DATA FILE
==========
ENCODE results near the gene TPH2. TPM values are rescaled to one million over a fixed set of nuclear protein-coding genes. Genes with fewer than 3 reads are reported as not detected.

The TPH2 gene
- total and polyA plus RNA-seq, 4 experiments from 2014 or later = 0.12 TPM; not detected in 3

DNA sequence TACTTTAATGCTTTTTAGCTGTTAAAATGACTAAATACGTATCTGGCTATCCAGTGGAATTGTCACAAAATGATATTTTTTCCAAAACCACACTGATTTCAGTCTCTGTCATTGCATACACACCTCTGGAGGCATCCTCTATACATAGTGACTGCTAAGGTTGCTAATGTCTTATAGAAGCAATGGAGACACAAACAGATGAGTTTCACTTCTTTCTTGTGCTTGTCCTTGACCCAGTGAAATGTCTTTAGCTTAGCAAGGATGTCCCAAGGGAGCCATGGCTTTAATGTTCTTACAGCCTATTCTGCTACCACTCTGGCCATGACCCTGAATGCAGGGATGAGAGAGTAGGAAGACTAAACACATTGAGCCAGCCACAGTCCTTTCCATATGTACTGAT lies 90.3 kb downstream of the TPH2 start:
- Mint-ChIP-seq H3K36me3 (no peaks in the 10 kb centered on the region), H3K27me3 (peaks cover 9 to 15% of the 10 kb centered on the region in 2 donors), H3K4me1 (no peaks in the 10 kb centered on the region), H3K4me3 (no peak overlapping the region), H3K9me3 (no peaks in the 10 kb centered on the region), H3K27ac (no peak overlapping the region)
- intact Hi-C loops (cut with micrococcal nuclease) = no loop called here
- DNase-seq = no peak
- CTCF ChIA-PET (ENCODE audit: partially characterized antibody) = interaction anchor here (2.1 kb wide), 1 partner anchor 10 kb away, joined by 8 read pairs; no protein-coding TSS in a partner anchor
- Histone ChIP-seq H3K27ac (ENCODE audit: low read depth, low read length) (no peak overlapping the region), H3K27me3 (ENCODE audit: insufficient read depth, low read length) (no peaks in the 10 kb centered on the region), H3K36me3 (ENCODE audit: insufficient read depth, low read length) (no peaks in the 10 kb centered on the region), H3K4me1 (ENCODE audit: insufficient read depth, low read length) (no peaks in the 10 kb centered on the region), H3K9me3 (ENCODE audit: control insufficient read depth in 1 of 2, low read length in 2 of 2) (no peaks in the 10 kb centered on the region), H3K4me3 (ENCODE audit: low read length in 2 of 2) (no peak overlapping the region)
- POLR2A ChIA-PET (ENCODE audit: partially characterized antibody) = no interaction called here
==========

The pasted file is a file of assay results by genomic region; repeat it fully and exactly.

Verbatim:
ENCODE results near the gene TPH2. TPM values are rescaled to one million over a fixed set of nuclear protein-coding genes. Genes with fewer than 3 reads are reported as not detected.

The TPH2 gene
- total and polyA plus RNA-seq, 4 experiments from 2014 or later = 0.12 TPM; not detected in 3

DNA sequence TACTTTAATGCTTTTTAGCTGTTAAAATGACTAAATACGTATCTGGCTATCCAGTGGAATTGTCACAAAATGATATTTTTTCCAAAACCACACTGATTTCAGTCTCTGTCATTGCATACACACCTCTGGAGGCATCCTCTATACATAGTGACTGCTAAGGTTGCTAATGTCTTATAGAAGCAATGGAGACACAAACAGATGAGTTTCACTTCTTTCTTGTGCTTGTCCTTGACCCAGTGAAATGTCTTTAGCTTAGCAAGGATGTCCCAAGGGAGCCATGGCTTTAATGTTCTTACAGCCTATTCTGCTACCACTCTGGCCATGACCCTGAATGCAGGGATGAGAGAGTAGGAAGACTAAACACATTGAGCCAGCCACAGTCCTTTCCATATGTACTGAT lies 90.3 kb downstream of the TPH2 start:
- Mint-ChIP-seq H3K36me3 (no peaks in the 10 kb centered on the region), H3K27me3 (peaks cover 9 to 15% of the 10 kb centered on the region in 2 donors), H3K4me1 (no peaks in the 10 kb centered on the region), H3K4me3 (no peak overlapping the region), H3K9me3 (no peaks in the 10 kb centered on the region), H3K27ac (no peak overlapping the region)
- intact Hi-C loops (cut with micrococcal nuclease) = no loop called here
- DNase-seq = no peak
- CTCF ChIA-PET (ENCODE audit: partially characterized antibody) = interaction anchor here (2.1 kb wide), 1 partner anchor 10 kb away, joined by 8 read pairs; no protein-coding TSS in a partner anchor
- Histone ChIP-seq H3K27ac (ENCODE audit: low read depth, low read length) (no peak overlapping the region), H3K27me3 (ENCODE audit: insufficient read depth, low read length) (no peaks in the 10 kb centered on the region), H3K36me3 (ENCODE audit: insufficient read depth, low read length) (no peaks in the 10 kb centered on the region), H3K4me1 (ENCODE audit: insufficient read depth, low read length) (no peaks in the 10 kb centered on the region), H3K9me3 (ENCODE audit: control insufficient read depth in 1 of 2, low read length in 2 of 2) (no peaks in the 10 kb centered on the region), H3K4me3 (ENCODE audit: low read length in 2 of 2) (no peak overlapping the region)
- POLR2A ChIA-PET (ENCODE audit: partially characterized antibody) = no interaction called here